A Whopper of a Problem: CBS Anchor Makes Light of Raunchy Fast Food Ad
“I'll take an order of fries, a kid's meal, and some sexy women with square butts, please.”
CBS “Early Show” hosts Maggie Rodriguez and Harry Smith giggled at the new commercial for the Burger King kid's meal featuring sexual images inappropriate for children, including sexy women in tight outfits dancing to a parody of the notoriously raunchy tune, “Baby Got Back.”
Aimed to promote the new 99 cent children's meal, Burger King has teamed up with Nickelodeon in a new commercial appearing on adult programs that features the popular cartoon character, SpongeBob SquarePants.
“The Early Show” noted April 10 segment that several parents groups are outraged because the commercial reflects an adult club scene in which the fast food chain's “King” character plays a DJ remixing Sir Mixalot's “Baby Got Back” with the lyrics changed to “I like square butts and I cannot lie.” The “King” character is seen touching and “measuring” a woman's square behind with a tape measure.
The CBS segment was balanced providing viewers with opinions about the commercial from both sides, but that didn't stop co-anchor Maggie Rodriguez from making light of the offensive ad.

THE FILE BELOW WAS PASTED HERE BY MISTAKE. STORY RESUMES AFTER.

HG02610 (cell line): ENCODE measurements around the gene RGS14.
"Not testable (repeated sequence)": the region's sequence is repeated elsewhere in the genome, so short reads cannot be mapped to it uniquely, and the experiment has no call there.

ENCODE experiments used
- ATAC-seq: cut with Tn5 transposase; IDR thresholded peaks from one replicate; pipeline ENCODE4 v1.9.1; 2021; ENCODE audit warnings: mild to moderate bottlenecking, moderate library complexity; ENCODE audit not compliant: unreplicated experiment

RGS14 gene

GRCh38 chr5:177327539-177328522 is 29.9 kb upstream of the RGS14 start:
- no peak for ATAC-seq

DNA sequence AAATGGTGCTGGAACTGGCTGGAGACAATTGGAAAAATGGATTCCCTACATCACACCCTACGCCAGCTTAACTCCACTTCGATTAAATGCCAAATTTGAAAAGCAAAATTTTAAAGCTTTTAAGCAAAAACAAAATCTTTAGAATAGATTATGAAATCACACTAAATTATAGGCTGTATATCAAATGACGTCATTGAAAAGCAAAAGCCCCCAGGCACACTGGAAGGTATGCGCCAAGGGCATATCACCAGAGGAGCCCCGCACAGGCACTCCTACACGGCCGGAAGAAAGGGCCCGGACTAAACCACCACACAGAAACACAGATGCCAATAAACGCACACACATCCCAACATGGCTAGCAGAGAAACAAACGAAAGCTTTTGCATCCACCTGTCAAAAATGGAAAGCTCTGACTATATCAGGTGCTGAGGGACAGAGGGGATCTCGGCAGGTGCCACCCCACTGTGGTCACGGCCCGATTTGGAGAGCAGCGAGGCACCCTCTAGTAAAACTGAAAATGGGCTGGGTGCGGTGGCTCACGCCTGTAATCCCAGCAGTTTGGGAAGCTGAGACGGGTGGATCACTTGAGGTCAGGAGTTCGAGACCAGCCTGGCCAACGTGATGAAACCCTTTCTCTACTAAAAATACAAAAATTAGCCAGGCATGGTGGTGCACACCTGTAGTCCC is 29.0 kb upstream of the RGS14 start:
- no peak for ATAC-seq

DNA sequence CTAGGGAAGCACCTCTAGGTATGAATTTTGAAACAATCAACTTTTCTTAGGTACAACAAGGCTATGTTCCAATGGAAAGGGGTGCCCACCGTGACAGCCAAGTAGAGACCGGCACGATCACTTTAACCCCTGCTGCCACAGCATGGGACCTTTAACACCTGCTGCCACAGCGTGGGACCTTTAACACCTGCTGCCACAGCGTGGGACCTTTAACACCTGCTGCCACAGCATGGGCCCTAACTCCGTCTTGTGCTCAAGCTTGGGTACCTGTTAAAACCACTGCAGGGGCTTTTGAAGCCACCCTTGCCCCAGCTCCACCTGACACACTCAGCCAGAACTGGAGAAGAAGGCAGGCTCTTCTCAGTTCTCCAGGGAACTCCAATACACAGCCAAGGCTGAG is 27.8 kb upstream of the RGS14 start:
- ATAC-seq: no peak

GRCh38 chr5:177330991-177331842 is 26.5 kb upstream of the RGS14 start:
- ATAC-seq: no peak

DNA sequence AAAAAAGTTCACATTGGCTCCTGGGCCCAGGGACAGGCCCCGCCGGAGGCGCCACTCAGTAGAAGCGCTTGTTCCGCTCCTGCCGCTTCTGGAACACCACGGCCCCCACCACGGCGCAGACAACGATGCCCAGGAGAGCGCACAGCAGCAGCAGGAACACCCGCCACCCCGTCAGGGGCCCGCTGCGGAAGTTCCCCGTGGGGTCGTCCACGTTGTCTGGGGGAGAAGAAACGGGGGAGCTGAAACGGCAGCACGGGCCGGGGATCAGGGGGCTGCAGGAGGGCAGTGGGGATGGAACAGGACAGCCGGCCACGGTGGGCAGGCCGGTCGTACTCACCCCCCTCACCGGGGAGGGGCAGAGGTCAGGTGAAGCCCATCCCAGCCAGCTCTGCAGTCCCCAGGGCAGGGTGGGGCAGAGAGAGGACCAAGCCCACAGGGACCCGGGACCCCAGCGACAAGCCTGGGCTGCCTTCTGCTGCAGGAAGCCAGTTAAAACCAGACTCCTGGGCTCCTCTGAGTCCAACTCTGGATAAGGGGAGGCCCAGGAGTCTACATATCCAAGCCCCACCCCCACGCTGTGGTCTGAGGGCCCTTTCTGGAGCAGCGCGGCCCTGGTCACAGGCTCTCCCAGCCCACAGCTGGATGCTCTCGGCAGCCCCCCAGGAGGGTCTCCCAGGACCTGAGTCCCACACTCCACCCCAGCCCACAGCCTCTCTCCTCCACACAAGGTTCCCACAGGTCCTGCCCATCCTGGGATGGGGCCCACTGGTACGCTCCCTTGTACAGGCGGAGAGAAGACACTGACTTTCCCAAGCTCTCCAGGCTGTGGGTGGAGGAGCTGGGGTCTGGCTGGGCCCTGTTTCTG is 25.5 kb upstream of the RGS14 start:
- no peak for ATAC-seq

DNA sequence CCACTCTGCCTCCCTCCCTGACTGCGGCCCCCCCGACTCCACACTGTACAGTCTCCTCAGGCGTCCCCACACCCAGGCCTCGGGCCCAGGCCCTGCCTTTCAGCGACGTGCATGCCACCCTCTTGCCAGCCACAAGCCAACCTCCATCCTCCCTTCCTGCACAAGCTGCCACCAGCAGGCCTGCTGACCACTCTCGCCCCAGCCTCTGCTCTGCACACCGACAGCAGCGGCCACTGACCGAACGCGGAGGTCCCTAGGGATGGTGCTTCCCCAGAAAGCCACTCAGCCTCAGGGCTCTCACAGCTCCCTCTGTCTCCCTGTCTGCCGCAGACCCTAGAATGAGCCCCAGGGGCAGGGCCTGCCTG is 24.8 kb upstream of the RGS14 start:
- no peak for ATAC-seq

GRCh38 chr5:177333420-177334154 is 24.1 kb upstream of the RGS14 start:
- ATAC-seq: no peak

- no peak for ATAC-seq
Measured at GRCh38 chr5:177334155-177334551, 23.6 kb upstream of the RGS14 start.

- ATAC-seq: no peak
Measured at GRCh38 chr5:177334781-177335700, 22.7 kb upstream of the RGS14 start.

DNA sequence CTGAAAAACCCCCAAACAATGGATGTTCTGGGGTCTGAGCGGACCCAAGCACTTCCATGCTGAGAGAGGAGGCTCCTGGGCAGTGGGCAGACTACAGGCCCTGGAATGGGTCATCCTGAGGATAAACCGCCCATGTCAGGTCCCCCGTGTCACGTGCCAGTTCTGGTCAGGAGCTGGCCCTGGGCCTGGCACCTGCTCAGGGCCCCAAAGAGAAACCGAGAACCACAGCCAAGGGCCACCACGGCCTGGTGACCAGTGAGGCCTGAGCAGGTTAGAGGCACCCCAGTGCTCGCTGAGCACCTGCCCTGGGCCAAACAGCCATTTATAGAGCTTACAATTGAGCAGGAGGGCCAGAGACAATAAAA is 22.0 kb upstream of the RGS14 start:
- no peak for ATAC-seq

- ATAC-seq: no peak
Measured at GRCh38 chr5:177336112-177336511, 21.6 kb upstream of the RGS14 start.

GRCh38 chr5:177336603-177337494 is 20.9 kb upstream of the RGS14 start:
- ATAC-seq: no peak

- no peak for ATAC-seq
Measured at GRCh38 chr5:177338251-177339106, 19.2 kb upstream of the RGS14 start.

Joe Kelly of the Campaign for a Commercial Free Childhood told viewers, “SpongeBob SquarePants is a character for preschoolers and it's being used in this highly sexualized and objectifies women and that is an incredibly outrageous message to be sending to kids.” CBS included a statement from Burger King about the advertisement saying, “(The ad is aired) only during shows targeting adult audiences … is intended to show that even adults can have fun.”
But instead of serious reflection, Rodriguez laughed about an episode of “Friends” in which the song was featured. “You know watching that, I remembered there is a famous Friends Episode where Ross and Rachel, Jennifer Aniston and David Schwimmer, are singing to their newborn baby, 'I like big butts and' to their newborn baby, so its, its a good beat,” Rodriguez said. But parents should remember that beat in it's original context.
Sir Mixalot's famously vulgar 1992 hit titled “Baby Got Back” contains lyrics that objectify women by describing their curves and their value as being measured by the “junk in their trunk.” In the original version of the song, there are more than 20 references to a woman's behind and more than ten references to a Sir Mixalot's desire for sex based on the woman's “round thing in your face.”
Rodriguez, who has a young daughter, was not that concerned about the content of the commercial as she admitted to Smith that her daughter enjoys the song.
SMITH: Well, what is the controversy, by the way?
RODRIGUEZ: Because it's, it's a character for preschooler and so they're advertising to preschoolers with “I like square butts?”
SMITH: Right, But I bet your kid likes that song, right its one where she bounces around?
RODRIGUEZ: She can get down, yeah.